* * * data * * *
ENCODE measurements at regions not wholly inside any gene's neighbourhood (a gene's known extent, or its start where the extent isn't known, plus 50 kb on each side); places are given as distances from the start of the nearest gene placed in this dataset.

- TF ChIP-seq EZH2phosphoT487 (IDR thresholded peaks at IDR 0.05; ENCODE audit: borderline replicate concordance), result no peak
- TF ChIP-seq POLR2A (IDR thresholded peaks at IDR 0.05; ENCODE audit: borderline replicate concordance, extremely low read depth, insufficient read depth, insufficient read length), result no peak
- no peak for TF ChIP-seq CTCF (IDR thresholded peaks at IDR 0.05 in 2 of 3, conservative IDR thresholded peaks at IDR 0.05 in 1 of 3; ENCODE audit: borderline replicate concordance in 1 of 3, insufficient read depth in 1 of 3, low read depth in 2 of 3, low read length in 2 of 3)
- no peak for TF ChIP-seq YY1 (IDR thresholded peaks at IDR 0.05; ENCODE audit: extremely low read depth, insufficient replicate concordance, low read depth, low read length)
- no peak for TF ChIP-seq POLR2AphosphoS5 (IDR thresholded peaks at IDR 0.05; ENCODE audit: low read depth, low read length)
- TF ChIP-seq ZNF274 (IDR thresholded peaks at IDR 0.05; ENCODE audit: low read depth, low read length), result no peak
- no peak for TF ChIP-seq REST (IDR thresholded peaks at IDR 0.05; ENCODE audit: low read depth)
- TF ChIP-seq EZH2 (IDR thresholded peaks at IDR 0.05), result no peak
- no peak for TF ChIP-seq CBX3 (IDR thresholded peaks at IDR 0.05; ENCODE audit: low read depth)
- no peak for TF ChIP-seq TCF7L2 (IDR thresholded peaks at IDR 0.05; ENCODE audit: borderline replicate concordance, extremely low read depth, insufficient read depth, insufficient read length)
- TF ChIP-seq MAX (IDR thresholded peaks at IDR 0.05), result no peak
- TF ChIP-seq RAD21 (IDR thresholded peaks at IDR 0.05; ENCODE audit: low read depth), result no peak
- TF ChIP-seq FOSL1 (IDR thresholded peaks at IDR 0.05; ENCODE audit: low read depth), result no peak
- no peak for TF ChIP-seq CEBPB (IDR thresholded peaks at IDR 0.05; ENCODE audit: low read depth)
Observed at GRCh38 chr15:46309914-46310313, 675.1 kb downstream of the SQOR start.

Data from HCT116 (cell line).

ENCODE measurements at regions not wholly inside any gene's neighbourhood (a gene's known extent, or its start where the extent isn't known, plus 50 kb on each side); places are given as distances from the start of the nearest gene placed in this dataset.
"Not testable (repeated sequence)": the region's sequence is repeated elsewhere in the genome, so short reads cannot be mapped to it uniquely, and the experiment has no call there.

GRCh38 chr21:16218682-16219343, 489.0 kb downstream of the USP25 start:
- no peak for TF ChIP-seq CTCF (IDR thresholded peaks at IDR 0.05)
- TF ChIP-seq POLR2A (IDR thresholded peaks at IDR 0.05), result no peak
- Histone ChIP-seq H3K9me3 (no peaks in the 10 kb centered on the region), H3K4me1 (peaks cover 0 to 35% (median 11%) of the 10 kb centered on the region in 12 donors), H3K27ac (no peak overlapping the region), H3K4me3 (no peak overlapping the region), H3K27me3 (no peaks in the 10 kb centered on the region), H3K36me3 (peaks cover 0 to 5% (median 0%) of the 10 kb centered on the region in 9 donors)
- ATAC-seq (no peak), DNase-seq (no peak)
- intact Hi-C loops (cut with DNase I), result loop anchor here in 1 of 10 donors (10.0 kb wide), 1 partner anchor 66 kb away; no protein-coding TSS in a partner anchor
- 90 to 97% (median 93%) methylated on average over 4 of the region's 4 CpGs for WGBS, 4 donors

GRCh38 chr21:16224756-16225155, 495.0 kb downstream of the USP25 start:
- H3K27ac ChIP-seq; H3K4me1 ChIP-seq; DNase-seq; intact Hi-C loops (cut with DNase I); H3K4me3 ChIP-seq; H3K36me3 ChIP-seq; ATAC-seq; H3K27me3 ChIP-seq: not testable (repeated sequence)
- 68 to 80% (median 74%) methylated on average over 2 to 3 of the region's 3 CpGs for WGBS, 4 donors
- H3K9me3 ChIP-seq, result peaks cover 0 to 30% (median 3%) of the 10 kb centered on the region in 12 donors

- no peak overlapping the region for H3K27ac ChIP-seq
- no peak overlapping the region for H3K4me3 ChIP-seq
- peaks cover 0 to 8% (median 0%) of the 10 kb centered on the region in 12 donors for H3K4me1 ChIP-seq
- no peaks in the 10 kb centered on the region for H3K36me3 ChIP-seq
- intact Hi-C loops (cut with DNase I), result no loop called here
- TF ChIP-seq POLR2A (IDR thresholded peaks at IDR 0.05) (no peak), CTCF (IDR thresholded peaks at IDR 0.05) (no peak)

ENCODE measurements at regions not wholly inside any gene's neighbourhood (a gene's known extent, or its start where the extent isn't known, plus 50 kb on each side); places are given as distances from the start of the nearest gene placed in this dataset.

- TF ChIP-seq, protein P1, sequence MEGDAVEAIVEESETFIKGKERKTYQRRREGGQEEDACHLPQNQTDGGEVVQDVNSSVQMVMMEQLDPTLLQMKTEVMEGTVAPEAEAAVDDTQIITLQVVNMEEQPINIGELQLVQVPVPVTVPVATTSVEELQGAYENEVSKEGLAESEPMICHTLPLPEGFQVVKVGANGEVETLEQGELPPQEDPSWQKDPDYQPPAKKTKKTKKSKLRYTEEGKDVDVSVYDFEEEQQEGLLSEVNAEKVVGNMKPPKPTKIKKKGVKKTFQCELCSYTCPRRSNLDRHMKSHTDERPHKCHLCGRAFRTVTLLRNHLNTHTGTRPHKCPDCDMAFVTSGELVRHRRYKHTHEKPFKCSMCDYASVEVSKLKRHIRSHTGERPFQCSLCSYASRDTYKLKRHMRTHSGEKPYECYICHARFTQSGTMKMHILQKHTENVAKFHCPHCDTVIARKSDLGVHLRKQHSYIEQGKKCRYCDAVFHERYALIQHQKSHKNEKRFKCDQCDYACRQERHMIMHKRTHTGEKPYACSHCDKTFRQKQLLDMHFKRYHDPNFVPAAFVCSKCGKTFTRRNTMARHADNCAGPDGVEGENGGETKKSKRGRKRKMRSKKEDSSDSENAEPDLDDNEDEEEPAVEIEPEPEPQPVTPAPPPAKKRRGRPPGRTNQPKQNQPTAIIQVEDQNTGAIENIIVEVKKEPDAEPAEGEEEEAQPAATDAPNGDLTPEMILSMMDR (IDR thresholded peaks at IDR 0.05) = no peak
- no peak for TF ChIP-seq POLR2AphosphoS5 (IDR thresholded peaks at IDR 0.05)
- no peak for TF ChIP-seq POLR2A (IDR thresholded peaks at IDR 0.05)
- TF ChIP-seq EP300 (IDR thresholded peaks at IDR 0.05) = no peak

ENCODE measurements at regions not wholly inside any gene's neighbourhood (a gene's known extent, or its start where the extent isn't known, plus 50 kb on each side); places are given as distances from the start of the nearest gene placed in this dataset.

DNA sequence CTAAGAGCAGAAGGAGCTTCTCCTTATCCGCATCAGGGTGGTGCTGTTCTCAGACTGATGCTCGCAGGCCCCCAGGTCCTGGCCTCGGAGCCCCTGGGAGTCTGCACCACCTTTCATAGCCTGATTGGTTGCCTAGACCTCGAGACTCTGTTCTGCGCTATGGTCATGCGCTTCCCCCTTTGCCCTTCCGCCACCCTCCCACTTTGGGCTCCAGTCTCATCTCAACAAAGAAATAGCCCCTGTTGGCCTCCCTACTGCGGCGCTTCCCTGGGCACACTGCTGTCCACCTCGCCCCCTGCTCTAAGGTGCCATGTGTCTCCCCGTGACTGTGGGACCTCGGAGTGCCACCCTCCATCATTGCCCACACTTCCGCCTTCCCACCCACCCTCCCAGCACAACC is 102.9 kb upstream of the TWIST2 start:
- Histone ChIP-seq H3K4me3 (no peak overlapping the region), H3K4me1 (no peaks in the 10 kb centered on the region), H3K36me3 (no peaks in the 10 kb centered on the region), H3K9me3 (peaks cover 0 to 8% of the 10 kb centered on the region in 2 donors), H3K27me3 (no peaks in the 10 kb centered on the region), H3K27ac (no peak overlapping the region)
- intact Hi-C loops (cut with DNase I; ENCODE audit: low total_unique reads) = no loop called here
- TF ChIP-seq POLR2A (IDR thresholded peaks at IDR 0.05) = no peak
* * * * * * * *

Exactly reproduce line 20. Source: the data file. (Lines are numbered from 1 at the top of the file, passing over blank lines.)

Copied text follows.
GRCh38 chr21:16218682-16219343, 489.0 kb downstream of the USP25 start: